“It was very different,” he said. “But I think it’s one of those things where you just have to make the best of it. Everybody was dealt a short hand that year. Baseball was obviously not as important as the health of the country and the world. Going into that you just try to make the best of it.”
“It was more of an individual development year. You could focus on what you wanted to improve on as a pitcher. That’s kind of where I made my adjustment with my curveball. J.P. Martinez, who’s now the bullpen coach with San Francisco, he was there and I really tried to pick his brain as much as possible. He was a huge help in kind of developing some different tendencies for me to try and do. I’ve carried a lot about what we talked about there into my game now. So just trying to take advantage of that opportunity and get out there and show them what I can do and still staying in the game.”
Shortly after signing with the York Revolution in the Atlantic League in early 2021, the opportunity to return to the Blue Jays organization came about.
“It was a no brainer to come back with how highly I thought of the organization my first time here,” he said. “It was a pretty easy decision to come back.”
Lawrence went 5-0 after the 2021 Bisons returned to Buffalo. Photo Credit: Brian M. Frank, The Herd Chronicles.
However, for the second consecutive season, the pandemic would have a big impact on where he would spend his summer. Instead of coming to pitch in Buffalo, he was sent to Trenton, New Jersey, where the Bisons were playing their home games to allow the Blue Jays to play at Sahlen Field while the U.S.-Canadian border was closed due to Covid.
“It was definitely different," he said. "You’re the Buffalo Bisons on the road and you’re the Trenton Thunder at home. But it was a great opportunity. We had to go somewhere, so thank god Trenton was there to house us and allow us to use their field and their facilities and everything else.”
One big factor that excited him about coming back to the Blue Jays organization was the opportunity to continue to use the new pitching technology to improve his on-field performance.
“Last year we had David Howell, who’s going now be traveling with the major-league team, and his knowledge with how to use it, parlayed with the knowledge of Jeff Ware – that’s just a phenomenal combination. When I signed back here last May, I talked to Gil Kim and he was like, ‘You’re going to have a young guy in Buffalo by the name of David Howell, he’s going to be extremely knowledgeable. When you get there, use him.’ So I really made it a focus from day one just to really start picking his brain and kind of challenge him with ‘Okay, well what does this mean? Great, then how can I apply that to myself? Or should I try this pitch more to lefties?’ To this day, I’ve been just absolute back and forth with him and I’m sure that will continue again this year.”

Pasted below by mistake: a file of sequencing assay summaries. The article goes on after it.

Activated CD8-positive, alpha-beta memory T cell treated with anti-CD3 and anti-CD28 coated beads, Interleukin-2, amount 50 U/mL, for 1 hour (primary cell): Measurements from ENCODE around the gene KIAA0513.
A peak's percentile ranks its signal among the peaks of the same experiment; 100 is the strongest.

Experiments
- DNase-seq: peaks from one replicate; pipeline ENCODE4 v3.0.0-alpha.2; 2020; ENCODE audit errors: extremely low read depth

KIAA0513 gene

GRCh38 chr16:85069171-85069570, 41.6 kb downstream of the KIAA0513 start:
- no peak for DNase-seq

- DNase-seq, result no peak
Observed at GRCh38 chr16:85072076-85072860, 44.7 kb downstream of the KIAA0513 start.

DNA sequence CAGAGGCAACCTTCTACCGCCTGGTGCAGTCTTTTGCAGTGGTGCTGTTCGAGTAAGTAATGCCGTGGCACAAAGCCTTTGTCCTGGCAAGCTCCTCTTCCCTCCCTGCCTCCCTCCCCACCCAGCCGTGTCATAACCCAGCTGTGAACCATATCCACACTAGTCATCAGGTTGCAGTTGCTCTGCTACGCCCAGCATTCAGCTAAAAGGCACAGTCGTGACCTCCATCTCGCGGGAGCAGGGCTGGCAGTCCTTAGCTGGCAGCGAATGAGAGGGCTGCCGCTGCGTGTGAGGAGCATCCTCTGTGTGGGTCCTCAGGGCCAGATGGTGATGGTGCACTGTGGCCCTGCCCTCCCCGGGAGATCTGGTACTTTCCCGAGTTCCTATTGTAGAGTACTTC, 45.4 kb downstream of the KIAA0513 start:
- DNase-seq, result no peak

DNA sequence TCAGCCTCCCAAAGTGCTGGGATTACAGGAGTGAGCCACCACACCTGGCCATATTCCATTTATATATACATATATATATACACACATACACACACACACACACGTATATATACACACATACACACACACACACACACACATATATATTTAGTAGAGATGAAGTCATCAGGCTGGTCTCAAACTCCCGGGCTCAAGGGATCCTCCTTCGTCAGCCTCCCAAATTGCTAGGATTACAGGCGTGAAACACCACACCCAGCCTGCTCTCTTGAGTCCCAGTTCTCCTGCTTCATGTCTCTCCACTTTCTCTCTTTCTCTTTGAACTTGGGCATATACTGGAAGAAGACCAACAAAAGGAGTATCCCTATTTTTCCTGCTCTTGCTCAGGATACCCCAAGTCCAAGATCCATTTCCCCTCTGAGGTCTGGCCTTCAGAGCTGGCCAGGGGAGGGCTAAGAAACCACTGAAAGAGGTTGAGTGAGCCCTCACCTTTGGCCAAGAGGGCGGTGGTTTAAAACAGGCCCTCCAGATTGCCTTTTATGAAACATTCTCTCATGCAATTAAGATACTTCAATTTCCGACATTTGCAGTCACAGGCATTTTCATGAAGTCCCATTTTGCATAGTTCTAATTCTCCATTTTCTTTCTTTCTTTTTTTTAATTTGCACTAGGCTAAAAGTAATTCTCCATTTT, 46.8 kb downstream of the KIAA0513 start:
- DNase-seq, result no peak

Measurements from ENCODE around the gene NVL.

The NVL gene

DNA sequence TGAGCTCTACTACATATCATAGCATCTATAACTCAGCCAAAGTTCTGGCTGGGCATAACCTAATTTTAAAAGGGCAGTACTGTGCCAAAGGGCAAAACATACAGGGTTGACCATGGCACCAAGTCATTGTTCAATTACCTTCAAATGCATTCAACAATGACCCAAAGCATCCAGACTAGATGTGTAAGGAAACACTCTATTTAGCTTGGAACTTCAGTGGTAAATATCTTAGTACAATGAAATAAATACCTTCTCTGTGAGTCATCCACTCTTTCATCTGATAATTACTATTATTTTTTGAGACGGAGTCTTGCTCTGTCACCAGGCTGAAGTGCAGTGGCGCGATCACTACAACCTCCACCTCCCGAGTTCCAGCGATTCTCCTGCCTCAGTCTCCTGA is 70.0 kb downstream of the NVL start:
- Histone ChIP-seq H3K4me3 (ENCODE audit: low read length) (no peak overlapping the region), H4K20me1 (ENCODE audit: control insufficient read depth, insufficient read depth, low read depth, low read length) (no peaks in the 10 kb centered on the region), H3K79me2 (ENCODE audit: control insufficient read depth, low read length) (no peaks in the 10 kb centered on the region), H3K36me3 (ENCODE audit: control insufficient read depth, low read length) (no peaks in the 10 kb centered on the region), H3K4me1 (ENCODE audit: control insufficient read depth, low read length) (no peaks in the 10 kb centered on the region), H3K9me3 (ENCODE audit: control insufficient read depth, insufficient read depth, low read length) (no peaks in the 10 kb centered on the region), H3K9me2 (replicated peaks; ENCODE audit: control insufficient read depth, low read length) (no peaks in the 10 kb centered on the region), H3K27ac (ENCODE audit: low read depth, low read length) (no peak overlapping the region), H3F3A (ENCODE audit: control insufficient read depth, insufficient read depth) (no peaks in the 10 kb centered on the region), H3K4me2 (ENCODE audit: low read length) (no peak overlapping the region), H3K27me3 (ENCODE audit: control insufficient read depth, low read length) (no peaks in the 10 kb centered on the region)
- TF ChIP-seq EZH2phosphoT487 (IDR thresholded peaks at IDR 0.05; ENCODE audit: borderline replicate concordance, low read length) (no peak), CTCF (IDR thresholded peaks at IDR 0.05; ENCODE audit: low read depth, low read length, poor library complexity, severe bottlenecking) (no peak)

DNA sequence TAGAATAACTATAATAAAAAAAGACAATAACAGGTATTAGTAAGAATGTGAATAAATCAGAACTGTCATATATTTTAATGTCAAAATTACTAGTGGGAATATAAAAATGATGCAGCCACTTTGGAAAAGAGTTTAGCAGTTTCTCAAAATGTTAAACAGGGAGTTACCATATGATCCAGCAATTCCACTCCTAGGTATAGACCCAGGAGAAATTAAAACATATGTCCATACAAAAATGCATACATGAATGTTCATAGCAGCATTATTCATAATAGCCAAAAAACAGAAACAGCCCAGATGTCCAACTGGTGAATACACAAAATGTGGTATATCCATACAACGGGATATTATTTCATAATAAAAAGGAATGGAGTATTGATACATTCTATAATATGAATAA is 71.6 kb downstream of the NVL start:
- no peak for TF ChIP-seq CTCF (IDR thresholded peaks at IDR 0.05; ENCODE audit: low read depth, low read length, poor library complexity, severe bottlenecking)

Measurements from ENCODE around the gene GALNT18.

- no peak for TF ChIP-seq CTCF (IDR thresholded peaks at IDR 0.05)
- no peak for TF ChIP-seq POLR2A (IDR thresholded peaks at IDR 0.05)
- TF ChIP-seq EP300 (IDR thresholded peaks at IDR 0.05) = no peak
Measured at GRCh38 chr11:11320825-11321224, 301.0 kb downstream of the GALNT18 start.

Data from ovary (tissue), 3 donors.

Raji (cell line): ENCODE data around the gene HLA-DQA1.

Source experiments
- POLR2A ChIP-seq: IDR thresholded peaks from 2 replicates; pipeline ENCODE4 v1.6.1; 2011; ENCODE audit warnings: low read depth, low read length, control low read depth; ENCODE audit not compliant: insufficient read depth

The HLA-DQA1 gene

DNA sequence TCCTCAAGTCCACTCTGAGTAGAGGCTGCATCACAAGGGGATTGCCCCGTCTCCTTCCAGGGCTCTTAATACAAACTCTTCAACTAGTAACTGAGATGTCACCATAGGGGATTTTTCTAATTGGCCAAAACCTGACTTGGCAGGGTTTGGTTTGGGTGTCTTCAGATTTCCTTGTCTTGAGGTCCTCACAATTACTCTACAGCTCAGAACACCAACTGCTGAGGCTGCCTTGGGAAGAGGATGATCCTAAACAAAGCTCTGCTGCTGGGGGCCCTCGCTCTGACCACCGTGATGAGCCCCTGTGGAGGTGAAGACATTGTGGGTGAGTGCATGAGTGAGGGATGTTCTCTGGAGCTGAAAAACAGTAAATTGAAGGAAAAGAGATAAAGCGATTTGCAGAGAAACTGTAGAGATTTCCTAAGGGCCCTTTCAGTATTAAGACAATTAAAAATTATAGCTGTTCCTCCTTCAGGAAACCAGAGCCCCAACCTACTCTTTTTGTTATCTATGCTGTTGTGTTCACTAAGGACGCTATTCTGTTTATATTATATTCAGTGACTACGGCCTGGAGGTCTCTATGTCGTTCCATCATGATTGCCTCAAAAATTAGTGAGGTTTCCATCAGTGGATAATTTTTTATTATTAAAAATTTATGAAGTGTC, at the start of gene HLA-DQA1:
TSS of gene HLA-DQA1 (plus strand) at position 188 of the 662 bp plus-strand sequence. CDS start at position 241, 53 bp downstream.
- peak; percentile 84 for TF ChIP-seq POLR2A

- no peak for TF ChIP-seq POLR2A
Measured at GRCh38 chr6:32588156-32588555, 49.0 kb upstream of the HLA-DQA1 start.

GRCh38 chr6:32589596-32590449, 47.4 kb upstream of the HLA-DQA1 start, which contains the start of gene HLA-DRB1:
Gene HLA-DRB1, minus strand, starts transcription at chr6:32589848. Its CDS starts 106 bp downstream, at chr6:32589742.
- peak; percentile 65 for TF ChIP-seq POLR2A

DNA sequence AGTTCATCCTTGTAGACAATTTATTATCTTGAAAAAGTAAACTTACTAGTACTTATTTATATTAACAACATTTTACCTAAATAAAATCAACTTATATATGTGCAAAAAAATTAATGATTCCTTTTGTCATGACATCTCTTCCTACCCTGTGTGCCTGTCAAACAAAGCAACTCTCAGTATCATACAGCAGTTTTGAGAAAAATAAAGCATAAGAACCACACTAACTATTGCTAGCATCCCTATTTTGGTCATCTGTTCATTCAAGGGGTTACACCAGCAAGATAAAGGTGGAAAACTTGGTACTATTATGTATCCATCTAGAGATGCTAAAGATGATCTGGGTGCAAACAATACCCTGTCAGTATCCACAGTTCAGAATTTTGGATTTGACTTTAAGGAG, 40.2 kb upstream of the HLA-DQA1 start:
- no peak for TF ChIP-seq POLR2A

After the Blue Jays were able to return to Toronto, the Bisons were finally able to return to Buffalo in August. Lawrence had watched the Blue Jays play on TV at Sahlen Field and had seen photos of the many improvements the Blue Jays had made at the ballpark – but when he actually came to Buffalo and saw the upgrades in person, he was blown away.
“When we were able to get in here it was like ‘Holy cow!’,” he exclaimed. “Not only the changes, but the upgrades throughout the facility. If there’s a better Triple-A ballpark, I’d love to see it. I think it’s hands down the best facility in Triple-A. And from some of the fields I’ve seen in the big leagues, it challenges a couple of those as well.”
Lawrence had gotten off to a bit of a slow start in Trenton pitching out of the bullpen. In late July, he was sent down to Double-A New Hampshire, where he joined the Fisher Cats starting rotation. His season immediately turned around – he made four starts for New Hampshire and had a 3.00 ERA.
“It was just getting back into the rotation,” he said of his turnaround. “That’s kind of something that I’ve always excelled at was being in the rotation. I’ve been able to come up with a good routine for myself while in the rotation. It was always a challenge for me finding that balance in the bullpen. It was always something a little bit new and foreign to me. I worked on that a little bit this spring. But I started to implement my cutter a little bit more to hitters and really kind of got stretched out. I kind of carried over some of the things that we were working on here out of the bullpen. But it’s a little bit easier with the quantity of pitches that I was able to get in as a starter. I was kind of able to put together a couple good starts in New Hampshire and it carried over when I went back up.”
Casey on the mound. Photo Credit: Brian M. Frank, The Herd Chronicles.
He returned to Triple-A on August 11, the day after the Bisons returned to Buffalo, and was dominant for the rest of the season, helping to stabilize the Bisons rotation down the stretch. He went 5-0 with a 3.00 ERA in eight games after returning to Buffalo, and was a big reason the Bisons won their first division championship in sixteen seasons.
“It was an unbelievable group of guys from top to bottom,” he said. “Casey (Candaele) creating the atmosphere in here and guys like CC (Christian Colón), Tyler White, and Juan Graterol, just to name a few of the veteran presences. We had a good combination of young guys and veterans. Just being able to do your job and let everyone else handle themselves – it made it pretty easy. It made it really fun to show up to work every day – if you want to call it work. It was just a great group of guys that really, really enjoyed being together and playing hard for each other. I think the fans probably saw that and appreciated it. It’s always refreshing to be a part of something like that."
"We have another great group of guys," he added, "so hopefully it’s going to be something where we stay healthy and make another strong run this year.”
Lawrence ready to deliver. Photo Credit: Brian M. Frank, The Herd Chronicles.